The analysis portion of PARSHL returns a set of amplitudes , frequencies , and phases , for each frame index , with a ``triad'' ( ) for each track . From this analysis data the program has the option of generating a synthetic sound.
The synthesis is done one frame at a time. The frame at hop , specifies the synthesis buffer
The parameter interpolation across time used in PARSHL is the same as that used by McAulay and Quatieri . Let ( ) and ( ) denote the sets of parameters at frames and for the th frequency track. They are taken to represent the state of the signal at time 0 (the left endpoint) of the frame.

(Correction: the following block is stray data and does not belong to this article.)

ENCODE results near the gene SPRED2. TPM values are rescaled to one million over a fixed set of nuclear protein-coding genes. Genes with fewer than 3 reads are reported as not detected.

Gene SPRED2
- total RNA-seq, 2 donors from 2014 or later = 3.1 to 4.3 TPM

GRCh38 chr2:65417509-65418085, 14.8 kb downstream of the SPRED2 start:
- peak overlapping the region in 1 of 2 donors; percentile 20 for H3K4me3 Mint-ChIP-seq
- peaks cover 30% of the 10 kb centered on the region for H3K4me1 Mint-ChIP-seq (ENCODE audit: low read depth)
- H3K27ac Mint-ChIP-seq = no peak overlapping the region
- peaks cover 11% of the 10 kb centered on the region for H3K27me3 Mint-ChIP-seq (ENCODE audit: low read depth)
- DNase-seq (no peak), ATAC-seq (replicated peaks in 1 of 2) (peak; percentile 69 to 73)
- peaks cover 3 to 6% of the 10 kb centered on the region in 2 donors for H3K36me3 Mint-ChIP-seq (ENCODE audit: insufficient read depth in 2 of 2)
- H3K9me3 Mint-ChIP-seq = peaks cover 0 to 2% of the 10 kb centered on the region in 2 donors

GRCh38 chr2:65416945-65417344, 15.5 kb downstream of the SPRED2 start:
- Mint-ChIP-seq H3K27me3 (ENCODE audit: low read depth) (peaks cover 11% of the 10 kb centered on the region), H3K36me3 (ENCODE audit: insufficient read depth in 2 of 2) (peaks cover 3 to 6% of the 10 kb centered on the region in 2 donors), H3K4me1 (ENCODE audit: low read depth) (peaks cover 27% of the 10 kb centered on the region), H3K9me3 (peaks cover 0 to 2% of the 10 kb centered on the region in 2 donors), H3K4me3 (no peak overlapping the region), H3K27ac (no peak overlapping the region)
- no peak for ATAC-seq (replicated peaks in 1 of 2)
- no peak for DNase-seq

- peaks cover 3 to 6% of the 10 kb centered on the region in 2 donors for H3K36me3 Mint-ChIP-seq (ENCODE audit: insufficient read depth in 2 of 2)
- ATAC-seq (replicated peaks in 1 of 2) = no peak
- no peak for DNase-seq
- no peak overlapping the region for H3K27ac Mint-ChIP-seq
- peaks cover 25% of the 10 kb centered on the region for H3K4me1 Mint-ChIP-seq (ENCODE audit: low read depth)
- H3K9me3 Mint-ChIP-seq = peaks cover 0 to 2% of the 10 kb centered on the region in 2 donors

The instantaneous amplitude is easily obtained by linear interpolation,
Frequency and phase values are tied together (frequency is the phase derivative), and they both control the instantaneous phase . Given that four variables are affecting the instantaneous phase: , and , we need at least three degrees of freedom for its control, while linear interpolation only gives one. Therefore, we need at least a cubic polynomial as interpolation function, of the form
Figure 7 shows the result of the analysis/synthesis process using phase information and applied to a piano tone.